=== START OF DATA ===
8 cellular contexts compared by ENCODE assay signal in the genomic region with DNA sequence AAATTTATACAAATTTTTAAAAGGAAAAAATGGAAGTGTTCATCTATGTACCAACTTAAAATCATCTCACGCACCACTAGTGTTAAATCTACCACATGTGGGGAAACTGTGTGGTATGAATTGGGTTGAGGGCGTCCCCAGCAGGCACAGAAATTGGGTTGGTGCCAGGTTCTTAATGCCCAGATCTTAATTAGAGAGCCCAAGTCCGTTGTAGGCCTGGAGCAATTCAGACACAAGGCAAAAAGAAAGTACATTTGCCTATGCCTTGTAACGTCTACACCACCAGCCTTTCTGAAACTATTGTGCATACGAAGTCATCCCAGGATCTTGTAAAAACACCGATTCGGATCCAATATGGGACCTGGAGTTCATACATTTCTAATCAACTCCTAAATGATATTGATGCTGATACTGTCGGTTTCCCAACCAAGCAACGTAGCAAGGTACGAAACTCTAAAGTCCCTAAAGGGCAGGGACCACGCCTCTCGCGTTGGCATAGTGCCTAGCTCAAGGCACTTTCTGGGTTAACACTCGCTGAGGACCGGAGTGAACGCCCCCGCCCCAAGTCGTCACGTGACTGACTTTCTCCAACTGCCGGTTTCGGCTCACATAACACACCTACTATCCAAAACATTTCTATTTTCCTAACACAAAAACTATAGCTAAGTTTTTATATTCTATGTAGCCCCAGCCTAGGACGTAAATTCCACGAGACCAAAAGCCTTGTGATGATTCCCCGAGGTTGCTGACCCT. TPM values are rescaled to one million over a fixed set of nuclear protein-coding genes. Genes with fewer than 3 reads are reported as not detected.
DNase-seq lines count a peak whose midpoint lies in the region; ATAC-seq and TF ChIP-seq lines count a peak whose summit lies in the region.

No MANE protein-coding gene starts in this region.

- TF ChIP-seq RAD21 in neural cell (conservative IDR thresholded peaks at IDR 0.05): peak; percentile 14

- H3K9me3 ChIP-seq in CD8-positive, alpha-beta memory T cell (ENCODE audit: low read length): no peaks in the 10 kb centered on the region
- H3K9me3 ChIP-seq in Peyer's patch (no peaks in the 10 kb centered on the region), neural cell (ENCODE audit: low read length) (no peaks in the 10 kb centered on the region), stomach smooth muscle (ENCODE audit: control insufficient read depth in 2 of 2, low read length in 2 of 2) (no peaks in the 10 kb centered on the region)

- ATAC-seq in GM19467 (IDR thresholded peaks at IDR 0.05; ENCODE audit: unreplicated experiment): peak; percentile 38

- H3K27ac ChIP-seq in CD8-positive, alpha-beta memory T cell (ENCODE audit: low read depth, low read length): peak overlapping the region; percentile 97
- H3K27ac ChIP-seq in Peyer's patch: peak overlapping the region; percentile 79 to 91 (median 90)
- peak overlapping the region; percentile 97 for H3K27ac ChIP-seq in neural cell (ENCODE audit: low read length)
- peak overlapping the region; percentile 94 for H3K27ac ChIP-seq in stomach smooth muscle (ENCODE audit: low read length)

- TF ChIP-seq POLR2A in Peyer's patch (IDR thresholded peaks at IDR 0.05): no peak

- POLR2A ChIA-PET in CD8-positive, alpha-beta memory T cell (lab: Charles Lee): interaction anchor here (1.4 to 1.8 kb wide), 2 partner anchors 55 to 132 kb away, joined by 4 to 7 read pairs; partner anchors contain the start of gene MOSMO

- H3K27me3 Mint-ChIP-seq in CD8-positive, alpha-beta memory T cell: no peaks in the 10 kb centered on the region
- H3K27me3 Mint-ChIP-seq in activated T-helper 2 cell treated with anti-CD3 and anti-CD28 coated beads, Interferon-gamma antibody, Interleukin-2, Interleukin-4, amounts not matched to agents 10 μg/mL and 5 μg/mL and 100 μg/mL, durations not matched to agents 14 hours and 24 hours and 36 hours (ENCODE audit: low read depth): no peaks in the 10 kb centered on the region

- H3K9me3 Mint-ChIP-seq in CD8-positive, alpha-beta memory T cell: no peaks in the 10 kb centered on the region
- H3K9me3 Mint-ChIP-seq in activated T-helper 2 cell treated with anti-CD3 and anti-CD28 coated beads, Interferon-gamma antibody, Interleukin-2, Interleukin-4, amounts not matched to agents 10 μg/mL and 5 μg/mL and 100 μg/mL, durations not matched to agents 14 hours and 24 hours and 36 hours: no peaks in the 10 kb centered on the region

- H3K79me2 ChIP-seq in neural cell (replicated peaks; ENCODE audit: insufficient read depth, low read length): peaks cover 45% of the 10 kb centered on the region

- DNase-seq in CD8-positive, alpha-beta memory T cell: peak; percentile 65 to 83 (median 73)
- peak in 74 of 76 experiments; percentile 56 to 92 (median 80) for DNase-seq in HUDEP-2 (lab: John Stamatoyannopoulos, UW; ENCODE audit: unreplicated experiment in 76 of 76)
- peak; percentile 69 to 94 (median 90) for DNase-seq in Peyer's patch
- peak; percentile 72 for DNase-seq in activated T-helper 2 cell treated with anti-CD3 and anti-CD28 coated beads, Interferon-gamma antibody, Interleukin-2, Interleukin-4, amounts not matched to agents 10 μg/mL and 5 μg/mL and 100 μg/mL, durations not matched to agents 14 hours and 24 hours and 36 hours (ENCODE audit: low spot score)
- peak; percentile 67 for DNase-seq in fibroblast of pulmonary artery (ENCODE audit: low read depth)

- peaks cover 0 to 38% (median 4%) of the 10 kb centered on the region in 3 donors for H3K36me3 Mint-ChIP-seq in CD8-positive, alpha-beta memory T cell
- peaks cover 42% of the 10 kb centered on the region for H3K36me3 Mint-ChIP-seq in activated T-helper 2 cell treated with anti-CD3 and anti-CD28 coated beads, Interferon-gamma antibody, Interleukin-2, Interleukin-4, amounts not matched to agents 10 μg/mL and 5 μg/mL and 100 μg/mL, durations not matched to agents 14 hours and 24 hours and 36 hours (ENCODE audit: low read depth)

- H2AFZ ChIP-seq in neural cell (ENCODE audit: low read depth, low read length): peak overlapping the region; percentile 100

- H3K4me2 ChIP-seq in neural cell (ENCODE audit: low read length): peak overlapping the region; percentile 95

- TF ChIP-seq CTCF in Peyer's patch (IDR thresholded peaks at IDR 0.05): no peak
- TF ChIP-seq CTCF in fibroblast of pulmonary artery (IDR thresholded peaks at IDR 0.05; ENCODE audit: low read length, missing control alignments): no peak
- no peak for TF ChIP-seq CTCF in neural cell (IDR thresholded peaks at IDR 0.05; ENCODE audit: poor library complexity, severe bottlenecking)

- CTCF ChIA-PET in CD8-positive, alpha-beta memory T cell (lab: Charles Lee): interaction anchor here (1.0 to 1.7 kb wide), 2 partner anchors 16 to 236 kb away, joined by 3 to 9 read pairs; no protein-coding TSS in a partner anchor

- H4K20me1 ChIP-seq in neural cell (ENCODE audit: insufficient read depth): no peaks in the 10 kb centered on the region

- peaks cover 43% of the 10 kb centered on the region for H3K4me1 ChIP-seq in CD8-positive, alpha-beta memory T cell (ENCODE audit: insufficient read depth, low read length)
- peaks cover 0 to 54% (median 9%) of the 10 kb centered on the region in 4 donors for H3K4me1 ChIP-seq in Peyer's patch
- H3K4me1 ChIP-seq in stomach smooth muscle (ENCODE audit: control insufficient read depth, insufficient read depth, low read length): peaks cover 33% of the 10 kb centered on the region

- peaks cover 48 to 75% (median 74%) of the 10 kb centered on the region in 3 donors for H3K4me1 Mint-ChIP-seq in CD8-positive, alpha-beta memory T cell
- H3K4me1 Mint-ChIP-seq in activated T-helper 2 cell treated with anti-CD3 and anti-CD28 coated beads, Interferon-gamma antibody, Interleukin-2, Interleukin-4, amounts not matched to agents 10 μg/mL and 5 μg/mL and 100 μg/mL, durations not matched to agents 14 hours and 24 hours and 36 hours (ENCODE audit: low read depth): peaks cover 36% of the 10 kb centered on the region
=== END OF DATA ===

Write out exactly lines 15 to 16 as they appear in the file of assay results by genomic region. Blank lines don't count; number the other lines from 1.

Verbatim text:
- H3K27me3 Mint-ChIP-seq in activated T-helper 2 cell treated with anti-CD3 and anti-CD28 coated beads, Interferon-gamma antibody, Interleukin-2, Interleukin-4, amounts not matched to agents 10 μg/mL and 5 μg/mL and 100 μg/mL, durations not matched to agents 14 hours and 24 hours and 36 hours (ENCODE audit: low read depth): no peaks in the 10 kb centered on the region

- H3K9me3 Mint-ChIP-seq in CD8-positive, alpha-beta memory T cell: no peaks in the 10 kb centered on the region